During the winters 1934 to 1936 the ice problem was tackled by Kennedy and MacKenzie's tug boat Wasson. She was fitted with a reinforced steel bow in order to break ice. Not only was she able to break ice, but her wake going up and down the harbour kept the channel disturbed, consequently ice formation was hampered. For the average winter this method was quite successful. The government ice breakers which came to Sheet Harbour from Halifax were the S.S. Brant and the S.S. Arlo. If necessary the S.S. Stanley was sent from the St. Lawrence River to assist.
Henry and his brother William A. Barkhouse, Harry Kennedy, Byron Dauphinee, a gentleman from Quebec, Mr. Burpee, William A. Lowe, Clyde Lowe, Henry Rhyno, Alex
The Belray, a
pulp boat, frozen in the ice at West River, February, 1933. The men are standing
around a portable ice saw made by Calvin Moser, garage owner, and towed by his
service truck. Even with this equipment and men using ice saws, they were not
successful in freeing the boat.
Cameron, Bay Rutledge, Carl Anderssen, Roy Hutchinson, Gordon Farnell, Behie and Westhaver, Fred and Douglas Chittick, James (Doe) Rutledge, David Logan, Welsley Boutilier, John Wm. Dean, John Kenney and Elbridge Lowe, were among the first contractors for the company.
Mark Murphy was one of the company scalers. He worked in the Killeg Mines area. He apparently worked longer than planned on a certain day and his trip home on snowshoes took him to Sam's Lake, Hardwood Hill where darkness overtook him.
He mad a long tack with his snow shoes as he had no choice but to stay there for the night. With snowshoes removed he walked back and forth on that track until daylight. Since he did not smoke he had no matches, consequently he could not light a fire to keep warm. In the morning he completed his journey home on his snowshoes. His remark to me was: "Howard, it was a long night!"
Other scalers for the company were Patrick Coady Jr., John Coady, Harry Hussey, Michael MacInnis, and for a short time, Carl Anderssen. These men would walk 12 to 14 miles to and from their work unless they could arrange a ride on the mail coach.
Mr. Elbridge Lowe yarded pulp for the company in long lengths, with horses. He took the pulpwood to the East River where it was boomed, taken to his barn on the east side of the river where he had a circular saw and haul-up chain, powered by a gasoline engine. He cut this wood into 4-foot lengths, which then dropped into the river in another boom which was eventually towed to West River Mill. The process of taking the short logs from the boom and transferring them to the company boom was always interesting to behold.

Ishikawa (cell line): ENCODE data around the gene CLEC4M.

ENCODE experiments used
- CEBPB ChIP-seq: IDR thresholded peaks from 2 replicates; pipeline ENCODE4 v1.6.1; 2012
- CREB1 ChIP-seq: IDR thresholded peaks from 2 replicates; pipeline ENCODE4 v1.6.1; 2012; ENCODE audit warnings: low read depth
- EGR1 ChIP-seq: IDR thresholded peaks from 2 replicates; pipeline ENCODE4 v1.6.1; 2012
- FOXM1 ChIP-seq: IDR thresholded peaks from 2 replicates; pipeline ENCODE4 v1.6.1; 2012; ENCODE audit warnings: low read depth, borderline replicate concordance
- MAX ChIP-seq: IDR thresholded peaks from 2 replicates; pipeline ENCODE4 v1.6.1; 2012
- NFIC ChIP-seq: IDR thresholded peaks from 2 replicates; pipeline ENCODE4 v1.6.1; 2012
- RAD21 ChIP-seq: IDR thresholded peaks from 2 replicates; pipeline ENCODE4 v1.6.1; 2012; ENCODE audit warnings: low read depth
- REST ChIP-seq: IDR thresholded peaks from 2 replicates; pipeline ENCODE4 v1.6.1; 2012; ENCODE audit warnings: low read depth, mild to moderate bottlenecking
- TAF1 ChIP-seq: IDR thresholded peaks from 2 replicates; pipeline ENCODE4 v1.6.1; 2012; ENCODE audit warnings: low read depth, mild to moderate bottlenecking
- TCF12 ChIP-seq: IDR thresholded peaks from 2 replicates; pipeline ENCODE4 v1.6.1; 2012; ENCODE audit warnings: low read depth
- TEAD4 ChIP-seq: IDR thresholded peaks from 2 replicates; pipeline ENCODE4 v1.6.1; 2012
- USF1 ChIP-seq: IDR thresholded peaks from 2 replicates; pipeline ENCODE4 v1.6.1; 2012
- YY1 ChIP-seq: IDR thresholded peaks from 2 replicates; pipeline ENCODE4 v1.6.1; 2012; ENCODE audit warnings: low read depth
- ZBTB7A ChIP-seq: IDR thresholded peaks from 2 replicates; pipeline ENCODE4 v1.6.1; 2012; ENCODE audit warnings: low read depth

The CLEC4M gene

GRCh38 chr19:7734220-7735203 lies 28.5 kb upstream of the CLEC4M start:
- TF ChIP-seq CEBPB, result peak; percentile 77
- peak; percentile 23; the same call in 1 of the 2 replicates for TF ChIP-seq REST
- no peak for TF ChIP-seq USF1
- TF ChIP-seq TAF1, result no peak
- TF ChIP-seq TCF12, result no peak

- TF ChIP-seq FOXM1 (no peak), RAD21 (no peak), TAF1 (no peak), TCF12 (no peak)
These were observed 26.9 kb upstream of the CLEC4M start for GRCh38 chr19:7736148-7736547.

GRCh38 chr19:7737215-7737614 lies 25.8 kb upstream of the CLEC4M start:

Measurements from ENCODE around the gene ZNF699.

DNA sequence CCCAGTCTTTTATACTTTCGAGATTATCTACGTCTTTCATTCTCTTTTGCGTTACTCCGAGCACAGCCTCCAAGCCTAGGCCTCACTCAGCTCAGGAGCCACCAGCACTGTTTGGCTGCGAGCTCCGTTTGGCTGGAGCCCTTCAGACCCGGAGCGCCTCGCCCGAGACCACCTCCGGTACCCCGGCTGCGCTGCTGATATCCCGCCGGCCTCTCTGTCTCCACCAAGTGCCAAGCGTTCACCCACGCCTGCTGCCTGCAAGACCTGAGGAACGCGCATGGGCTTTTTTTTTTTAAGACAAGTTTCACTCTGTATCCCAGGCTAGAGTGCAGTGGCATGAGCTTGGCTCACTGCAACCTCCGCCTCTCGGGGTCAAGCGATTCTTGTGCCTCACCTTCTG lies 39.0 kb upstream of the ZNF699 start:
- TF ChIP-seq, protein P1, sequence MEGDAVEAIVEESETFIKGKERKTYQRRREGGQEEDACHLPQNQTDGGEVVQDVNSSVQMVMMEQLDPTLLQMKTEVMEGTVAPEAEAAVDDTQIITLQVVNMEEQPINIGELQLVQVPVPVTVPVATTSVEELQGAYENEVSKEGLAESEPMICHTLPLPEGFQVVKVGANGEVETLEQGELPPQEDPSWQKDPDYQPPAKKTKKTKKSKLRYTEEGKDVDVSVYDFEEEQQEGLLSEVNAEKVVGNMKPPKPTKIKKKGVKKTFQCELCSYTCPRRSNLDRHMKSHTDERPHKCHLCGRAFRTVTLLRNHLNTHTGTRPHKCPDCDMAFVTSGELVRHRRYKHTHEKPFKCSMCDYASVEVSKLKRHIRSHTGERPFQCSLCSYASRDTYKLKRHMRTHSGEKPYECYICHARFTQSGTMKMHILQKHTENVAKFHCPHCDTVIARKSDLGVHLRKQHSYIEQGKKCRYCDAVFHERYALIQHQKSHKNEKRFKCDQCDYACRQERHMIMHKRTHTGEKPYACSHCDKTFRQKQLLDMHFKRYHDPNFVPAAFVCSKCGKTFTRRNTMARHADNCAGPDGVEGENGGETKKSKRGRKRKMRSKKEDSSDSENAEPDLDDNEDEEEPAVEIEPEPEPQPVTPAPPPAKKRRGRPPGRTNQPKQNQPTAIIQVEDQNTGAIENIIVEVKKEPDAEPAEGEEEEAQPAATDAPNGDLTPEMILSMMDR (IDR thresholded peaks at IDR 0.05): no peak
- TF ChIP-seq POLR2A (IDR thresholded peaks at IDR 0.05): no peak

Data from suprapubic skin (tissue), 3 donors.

In 1946 when J.S. Donaldson came as Woods Manager with the company, the inventory of pulpwood was low since manpower was scarce during the war. He was advised to try to buy some of his pulpwood and he established contact with Carl Turner of Moser River, Arthur Marks of Ship Harbour, Harold Decker of Upper Musquodoboit, and Clyde Reynolds of Upper Stewiacke. The shortage of wood was overcome. Truck unloading ramps were built at the head and the foot of Big Lake. A scaler was also located at these ramps. When a load of wood arrived it was scaled and dumped into the lake. Winter storage wood was always piled in the mill yard.
The American Pulp and Wrapping Paper Company was interested in building a paper mill on the back of the existing pulp mill, if they could buy stumpage on Crown lands in Halifax and Guysborough Counties. There should be sufficient pulpwood to warrant the paper mill from these lands. In 1927 two logging contractors were hired, Mr. Bob Lockhart of Truro, and Mr. MacPhee of Nine Mile River. The area from which these men were to cut the sawlogs was the Sam's Lake and Rocky Brook Lake area, east of the Big Lake. During the construction of the two camps, the workmen stayed at night at Hawthorne Cleveland's Boarding House. I can remember he men saying that Mr. Cleveland did the best he could, but still some men had to sleep on the floor on mattresses. After the camps were completed and the contract about half filled, the Woods Manager for the pulp company came n January and informed the contractors that they could fulfill their contracts, but that all future sawlogs were to be cut in 12, 16 and 20-foot lengths, as they were going to be cut into pulpwood lengths above the pulp mill. The government of the day gave the Mersey Paper Company of Liverpool the exclusive right to cut on Crown lands in Guysborough County. This action did not sit well with the Sheet Harbour Pulp Company. Consequently the paper mill for Sheet Harbour was no longer considered.